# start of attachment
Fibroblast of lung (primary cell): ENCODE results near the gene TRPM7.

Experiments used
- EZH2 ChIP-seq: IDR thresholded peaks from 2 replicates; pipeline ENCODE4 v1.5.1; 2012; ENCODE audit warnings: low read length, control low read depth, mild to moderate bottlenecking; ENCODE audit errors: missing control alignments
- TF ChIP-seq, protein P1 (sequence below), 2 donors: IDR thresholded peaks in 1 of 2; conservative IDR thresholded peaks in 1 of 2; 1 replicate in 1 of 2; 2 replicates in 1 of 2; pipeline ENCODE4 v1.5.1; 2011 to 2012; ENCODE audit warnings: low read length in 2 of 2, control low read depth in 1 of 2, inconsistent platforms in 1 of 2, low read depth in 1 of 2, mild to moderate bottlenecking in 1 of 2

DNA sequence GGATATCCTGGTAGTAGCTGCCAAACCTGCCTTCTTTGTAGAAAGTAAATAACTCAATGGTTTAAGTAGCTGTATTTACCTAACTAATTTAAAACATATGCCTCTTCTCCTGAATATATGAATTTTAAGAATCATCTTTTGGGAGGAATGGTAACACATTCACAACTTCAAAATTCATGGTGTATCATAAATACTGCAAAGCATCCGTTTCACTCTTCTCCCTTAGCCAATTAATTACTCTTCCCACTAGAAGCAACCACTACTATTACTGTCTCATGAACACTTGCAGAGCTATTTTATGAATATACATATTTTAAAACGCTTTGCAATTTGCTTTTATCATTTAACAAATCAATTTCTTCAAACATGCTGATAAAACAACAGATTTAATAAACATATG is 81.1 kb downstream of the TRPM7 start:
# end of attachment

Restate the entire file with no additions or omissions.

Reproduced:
Fibroblast of lung (primary cell): ENCODE results near the gene TRPM7.

Experiments used
- EZH2 ChIP-seq: IDR thresholded peaks from 2 replicates; pipeline ENCODE4 v1.5.1; 2012; ENCODE audit warnings: low read length, control low read depth, mild to moderate bottlenecking; ENCODE audit errors: missing control alignments
- TF ChIP-seq, protein P1 (sequence below), 2 donors: IDR thresholded peaks in 1 of 2; conservative IDR thresholded peaks in 1 of 2; 1 replicate in 1 of 2; 2 replicates in 1 of 2; pipeline ENCODE4 v1.5.1; 2011 to 2012; ENCODE audit warnings: low read length in 2 of 2, control low read depth in 1 of 2, inconsistent platforms in 1 of 2, low read depth in 1 of 2, mild to moderate bottlenecking in 1 of 2

DNA sequence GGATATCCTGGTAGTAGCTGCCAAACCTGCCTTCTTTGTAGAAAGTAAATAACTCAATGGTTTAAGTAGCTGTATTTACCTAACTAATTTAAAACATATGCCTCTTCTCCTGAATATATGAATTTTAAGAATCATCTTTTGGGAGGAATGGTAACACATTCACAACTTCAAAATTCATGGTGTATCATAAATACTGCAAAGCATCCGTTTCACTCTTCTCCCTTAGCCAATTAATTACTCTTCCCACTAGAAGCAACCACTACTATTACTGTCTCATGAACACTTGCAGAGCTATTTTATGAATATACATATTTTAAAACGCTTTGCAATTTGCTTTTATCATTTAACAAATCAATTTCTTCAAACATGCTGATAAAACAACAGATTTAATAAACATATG is 81.1 kb downstream of the TRPM7 start: